“The margin of error was a lot greater back then. You were able to play that type of hockey. There was so much talent on some of those teams. There was a big, big discrepancy. They could just turn it on in a period and win games and do it on a regular basis.”
from Cam Cole of the Vancouver Sun,
After lollygagging through the first three rounds of playoffs with nonsensical extra off-days thrown in willy-nilly, the NHL is prepared to play Games 1 and 2 of the Cup final on back-to-back nights, because NBC is weak in prime time on Fridays and Saturdays, and will deign to telecast both games if the NHL doesn’t mind twisting itself into a pretzel to co-operate….
If they play on the 5th and 6th, and go every second day from that point on, they would play Game 3 on June 8, Game 4 on the 10th, and so on, meaning a possible Game 7 on the 16th, a day later than the NHL’s written-in-stone pledge to have the season end by June 15.
So in order to keep its promise, the league would have to schedule another back-to-back within the series….
If the league’s owners had the stones they were born with, they might actually rise up and challenge the commissioner once in a while when his desire to be bigger than he (or the league) really is — regardless of the cost to its dignity — makes hockey look pathetic.
But he has led them this far, and they have drunk his Kool-Aid. Evidently, they are unwilling, or unable, to rally in the name of common sense.
from Mark Everson of the NY Post,
Devils coach Brent Sutter told The Post last night that the firing of Mike Keenan by elder brother Darryl Sutter in Calgary “has zero impact” on whether he will return behind the New Jersey bench next season….
“Absolutely not. It has nothing to do with my thinking,” Sutter told The Post. “I’m employed by the New Jersey Devils, and that’s the way I look at it.”...
There have been rumbles that GM Lou Lamoriello would not be heartbroken if Sutter decides not to return for the third year of his lucrative contract. One wise man suggested that if Sutter isn’t coming back after next season, Lamoriello might want to cut the cord now.
But Lamoriello surely would want compensation from a team that might sign Sutter, a first-rounder is the going rate, especially if the coach was to go to Calgary.
more & I recall reading that compensation for a situation like this is no longer allowed…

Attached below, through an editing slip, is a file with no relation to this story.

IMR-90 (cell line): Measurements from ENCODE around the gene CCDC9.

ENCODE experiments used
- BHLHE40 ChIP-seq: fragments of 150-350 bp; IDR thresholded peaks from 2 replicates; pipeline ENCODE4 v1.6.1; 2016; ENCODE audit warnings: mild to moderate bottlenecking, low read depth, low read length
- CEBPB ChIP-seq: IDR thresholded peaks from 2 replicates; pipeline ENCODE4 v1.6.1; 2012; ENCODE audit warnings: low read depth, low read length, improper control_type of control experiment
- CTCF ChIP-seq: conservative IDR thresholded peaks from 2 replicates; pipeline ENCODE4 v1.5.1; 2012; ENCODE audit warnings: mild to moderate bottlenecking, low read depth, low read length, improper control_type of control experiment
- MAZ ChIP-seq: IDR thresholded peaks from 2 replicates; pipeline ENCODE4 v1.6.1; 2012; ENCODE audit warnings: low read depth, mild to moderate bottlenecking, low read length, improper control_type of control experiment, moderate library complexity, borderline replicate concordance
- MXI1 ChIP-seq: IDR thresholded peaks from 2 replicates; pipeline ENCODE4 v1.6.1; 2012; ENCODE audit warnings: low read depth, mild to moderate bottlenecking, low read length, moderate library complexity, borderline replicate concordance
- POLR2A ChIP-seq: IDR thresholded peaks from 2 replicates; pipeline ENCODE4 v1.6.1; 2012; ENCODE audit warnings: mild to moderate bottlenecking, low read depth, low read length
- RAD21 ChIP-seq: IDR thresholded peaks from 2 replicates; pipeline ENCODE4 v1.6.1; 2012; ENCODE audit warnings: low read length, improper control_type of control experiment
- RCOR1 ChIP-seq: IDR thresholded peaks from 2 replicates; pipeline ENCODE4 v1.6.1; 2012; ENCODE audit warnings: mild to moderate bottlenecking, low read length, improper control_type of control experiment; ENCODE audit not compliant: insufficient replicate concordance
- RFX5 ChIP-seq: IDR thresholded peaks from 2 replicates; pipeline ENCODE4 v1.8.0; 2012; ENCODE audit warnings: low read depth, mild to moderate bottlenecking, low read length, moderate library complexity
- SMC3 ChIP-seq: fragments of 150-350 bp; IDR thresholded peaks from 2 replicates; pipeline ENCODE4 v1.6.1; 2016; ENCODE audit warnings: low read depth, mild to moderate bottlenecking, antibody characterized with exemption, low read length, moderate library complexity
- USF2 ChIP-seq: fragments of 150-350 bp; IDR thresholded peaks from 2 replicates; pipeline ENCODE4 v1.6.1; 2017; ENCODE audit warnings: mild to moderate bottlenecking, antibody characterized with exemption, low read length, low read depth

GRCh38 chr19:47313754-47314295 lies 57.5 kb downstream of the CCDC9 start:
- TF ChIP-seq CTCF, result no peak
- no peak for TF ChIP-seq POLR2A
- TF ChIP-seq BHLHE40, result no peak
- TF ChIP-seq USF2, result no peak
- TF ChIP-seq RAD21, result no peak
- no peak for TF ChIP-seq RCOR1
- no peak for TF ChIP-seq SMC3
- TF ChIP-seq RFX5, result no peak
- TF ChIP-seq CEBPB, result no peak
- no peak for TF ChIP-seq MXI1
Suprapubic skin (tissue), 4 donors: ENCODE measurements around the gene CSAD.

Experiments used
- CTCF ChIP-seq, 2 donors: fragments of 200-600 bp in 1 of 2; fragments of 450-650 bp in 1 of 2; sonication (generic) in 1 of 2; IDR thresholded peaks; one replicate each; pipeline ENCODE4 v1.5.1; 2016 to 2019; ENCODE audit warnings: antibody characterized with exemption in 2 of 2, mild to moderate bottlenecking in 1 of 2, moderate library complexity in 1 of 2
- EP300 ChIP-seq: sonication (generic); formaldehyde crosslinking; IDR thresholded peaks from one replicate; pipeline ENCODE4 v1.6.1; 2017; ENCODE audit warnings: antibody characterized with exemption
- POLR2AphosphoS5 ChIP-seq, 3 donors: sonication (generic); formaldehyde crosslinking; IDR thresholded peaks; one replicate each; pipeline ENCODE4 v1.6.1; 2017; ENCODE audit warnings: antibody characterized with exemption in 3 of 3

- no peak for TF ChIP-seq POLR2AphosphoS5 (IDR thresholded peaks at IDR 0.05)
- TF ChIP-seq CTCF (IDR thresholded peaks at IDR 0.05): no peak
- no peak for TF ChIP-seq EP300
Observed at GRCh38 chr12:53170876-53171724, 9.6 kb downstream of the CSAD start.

from Chip Alexander of the News & Observer,
They simply call him “Geno,” which doesn’t have much of a menacing—or marketing—ring to it. A native Russian, he still speaks halting English and shies away from media interviews.
But it was Malkin who was the NHL’s leading scorer this season, winning the Art Ross Trophy. It is Malkin who could be the league’s MVP. It is Malkin, at 22, who is making many wonder what’s next and how high the center’s professional ceiling can be.
More than that, it is Malkin, No. 71, who quickly is becoming the Carolina Hurricanes’ No. 1 headache in the Eastern Conference finals.
from David Staples of The Cult Of Hockey at the Edmonton Journal,
The only thing wrong with the Kornwall hit was that someone truly deserving of such a masterpiece such as Jordan Tootoo, Steve Ott, Matt Cooke, Sean Avery, Ben Eager, Adam Burish or Robyn Regehr wasn’t on the receiving end of it.
The puck came around the boards to Havlat and shortly after it arrived in his skates, Kronwall rammed into him with his shoulder, as if he were Jack Lambert, Mike Singletary, Lawrence Taylor, Scott Stevens and Brian Herosian all rolled up into one ball of explosiveness.
It was a brilliant open-ice hit and, at first, neither referee raised his arm to call a penalty on the play, though that should have happened,...
The apologists at the NHL’s website said that Kronwall “appeared to have left his feet” making the hit.
more and thanks to a KK reader for the screenshot.
added 9:32am, from Damien Cox of The Spin at the Toronto Star,
But in a playoff season in which the NHL has gotten so many calls wrong time after time, Kronwall’s was arguably the worst miscarriage of justice outside the inexplicable non-suspension of Carolina forward Scott Walker for his goon sucker punch on Boston’s Aaron Ward.
Who actually made the call? What was the explanation? The NHL needs to explain itself on this one. And apologize for screwing up so badly.